Could it be a coincidence, or could it be to do with either a chemical imbalance in his system or the effect of the medication?[divider type=”white”]
Marty has a short fuse
Sometimes Marty has a very short fuse. He also gets stressed and hyped up very easily.
Over the past three years there have been around nine incidents, each a little more serious than the last. Several have involved children. He has a sudden automatic aggressive reaction if touched whilst asleep.
Although his teeth had previously engaged, only three months ago did he actually puncture a friend’s skin. A few days ago he snarled and snapped at the teenage son.
There seems to be nothing separating Marty not liking something and his immediately reacting.
The situation must be managed sensibly by playing safe. As being disturbed causes an automatic aggressive reaction, he should be left in peace when asleep.
However, there is a lot more that can be done, especially in reducing Marty’s stress levels. I found that he couldn’t tolerate any activity for more than a few minutes without beginning to pace and pant.[divider type=”white”]
Marty needs to learn to value human touch. At present it is always freely available – he is never turned down when he demands attention. Added to this, petting is pushed onto him by people he doesn’t want to be touched by (he certainly does look and feel lovely). The family, too, simply touch and pet him too much and for too long.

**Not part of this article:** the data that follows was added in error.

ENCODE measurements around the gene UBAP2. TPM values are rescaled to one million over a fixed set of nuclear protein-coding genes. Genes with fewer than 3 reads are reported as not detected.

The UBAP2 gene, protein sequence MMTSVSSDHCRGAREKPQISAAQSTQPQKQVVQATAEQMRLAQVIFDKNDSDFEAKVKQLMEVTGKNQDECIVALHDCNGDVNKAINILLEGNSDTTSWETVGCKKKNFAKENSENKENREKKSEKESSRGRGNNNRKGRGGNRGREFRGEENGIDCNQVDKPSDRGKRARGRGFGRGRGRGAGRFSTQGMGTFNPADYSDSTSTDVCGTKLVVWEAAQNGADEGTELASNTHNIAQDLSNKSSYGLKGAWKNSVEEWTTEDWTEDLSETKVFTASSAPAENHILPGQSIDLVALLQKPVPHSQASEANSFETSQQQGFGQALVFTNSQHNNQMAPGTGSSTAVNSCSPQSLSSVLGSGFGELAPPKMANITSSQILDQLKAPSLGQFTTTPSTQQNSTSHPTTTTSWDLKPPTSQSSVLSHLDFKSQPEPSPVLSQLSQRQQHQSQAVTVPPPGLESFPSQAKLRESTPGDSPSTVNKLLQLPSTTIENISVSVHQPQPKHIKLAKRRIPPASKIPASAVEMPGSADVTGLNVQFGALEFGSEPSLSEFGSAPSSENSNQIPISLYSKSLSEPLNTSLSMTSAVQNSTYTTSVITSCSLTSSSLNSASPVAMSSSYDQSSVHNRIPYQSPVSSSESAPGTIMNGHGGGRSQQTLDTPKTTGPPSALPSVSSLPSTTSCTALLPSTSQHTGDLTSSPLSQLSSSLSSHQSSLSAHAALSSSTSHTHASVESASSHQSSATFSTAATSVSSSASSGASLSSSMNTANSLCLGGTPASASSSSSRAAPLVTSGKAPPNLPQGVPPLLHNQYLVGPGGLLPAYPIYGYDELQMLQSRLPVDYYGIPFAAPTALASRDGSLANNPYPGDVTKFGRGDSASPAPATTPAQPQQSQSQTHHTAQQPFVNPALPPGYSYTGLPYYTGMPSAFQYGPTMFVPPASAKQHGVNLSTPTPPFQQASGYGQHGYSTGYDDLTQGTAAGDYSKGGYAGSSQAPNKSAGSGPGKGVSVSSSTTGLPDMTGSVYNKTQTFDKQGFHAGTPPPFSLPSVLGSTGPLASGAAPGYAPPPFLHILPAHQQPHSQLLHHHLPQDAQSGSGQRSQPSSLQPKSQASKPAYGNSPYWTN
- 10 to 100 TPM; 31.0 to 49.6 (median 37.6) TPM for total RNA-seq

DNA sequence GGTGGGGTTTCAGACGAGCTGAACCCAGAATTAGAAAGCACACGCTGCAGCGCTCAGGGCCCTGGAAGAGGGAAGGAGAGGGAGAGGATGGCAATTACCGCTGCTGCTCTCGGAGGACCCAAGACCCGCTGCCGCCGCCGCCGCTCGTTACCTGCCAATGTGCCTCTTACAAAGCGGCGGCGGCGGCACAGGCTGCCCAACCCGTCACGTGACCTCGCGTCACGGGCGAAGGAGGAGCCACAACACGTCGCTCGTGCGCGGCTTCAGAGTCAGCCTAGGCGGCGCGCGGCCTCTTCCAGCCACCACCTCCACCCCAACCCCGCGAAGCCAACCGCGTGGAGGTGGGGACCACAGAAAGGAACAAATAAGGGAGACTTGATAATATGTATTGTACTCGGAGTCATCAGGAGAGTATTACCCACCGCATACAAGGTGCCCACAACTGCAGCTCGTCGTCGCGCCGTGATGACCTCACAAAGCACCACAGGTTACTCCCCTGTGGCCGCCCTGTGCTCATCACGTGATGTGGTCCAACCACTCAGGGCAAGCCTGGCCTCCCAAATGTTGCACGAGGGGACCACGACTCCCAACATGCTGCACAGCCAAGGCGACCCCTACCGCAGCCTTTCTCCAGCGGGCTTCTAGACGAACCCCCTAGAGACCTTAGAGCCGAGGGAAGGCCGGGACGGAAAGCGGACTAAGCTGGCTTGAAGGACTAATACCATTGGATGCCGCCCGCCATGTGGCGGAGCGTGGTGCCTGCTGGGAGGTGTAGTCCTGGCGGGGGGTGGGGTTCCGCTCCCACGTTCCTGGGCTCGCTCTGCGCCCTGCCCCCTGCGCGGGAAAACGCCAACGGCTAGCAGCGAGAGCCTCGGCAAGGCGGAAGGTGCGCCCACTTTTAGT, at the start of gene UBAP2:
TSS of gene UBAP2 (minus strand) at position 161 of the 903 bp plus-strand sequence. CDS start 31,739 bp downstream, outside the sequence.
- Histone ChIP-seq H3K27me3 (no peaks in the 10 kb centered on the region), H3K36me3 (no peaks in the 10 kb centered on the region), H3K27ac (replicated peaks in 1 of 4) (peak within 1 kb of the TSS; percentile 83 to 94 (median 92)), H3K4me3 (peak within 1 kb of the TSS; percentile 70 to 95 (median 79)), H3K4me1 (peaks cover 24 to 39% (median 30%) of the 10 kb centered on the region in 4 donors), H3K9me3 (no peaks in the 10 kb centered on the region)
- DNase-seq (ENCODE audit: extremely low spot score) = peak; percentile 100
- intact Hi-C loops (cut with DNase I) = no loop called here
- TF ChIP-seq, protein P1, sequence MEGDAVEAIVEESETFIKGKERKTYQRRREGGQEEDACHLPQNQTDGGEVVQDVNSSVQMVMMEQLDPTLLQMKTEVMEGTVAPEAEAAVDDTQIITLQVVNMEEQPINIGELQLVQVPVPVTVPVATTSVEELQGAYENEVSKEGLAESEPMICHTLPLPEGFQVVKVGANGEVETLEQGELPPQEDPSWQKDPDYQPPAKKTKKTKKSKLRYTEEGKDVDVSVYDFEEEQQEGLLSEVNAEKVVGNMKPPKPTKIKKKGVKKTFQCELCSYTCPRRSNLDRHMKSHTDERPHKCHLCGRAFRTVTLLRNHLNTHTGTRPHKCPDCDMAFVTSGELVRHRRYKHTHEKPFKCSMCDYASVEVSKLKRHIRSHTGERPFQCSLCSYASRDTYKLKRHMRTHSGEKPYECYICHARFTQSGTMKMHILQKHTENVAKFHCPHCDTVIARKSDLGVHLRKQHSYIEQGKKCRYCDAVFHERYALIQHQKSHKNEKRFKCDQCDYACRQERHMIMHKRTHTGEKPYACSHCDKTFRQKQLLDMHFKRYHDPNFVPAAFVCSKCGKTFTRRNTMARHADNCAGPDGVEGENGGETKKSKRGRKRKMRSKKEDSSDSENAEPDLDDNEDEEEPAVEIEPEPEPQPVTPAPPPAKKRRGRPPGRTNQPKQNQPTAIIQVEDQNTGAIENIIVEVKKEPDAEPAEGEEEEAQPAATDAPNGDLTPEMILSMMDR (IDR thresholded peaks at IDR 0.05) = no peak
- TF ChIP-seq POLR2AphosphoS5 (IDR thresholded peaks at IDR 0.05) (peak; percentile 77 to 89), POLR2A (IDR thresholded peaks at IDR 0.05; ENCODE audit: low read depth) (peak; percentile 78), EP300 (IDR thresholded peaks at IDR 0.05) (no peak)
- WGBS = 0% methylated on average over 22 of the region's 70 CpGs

Because Marty chooses when he is touched and when he gets attention, it’s logical to assume he chooses when he’s NOT touched too. Attention doesn’t have to be in the form of touching.
If our dog behaves in a hostile or aggressive manner it can be so upsetting. In order to show the offended person we are taking it seriously, we go overboard in our own reaction to our dog, punishing the dog. Unfortunately this only confuses him more and makes things worse. This isn’t to say we don’t deal with it – but not like this.
As the automatic aggressive reaction is probably a reflex, any punishment is only going to make things worse.
We expect so much from our dogs don’t we.
This is from The Culture Clash by Jean Donaldson. ‘All dogs have a threshold at which they will bite. This kind of breaking point also exists for you and me….the point is that absolute pacifism is not the yardstick we use to describe ‘normal’ human behaviour…The Walt Disney ideal would have us believe that absolute pacifism is the norm for dogs with the exception of extreme provocation. Announcing that nice dogs don’t bite and vicious dogs do is like saying nice people never argue or get angry and vicious people do…..Real dogs have a bit threshold’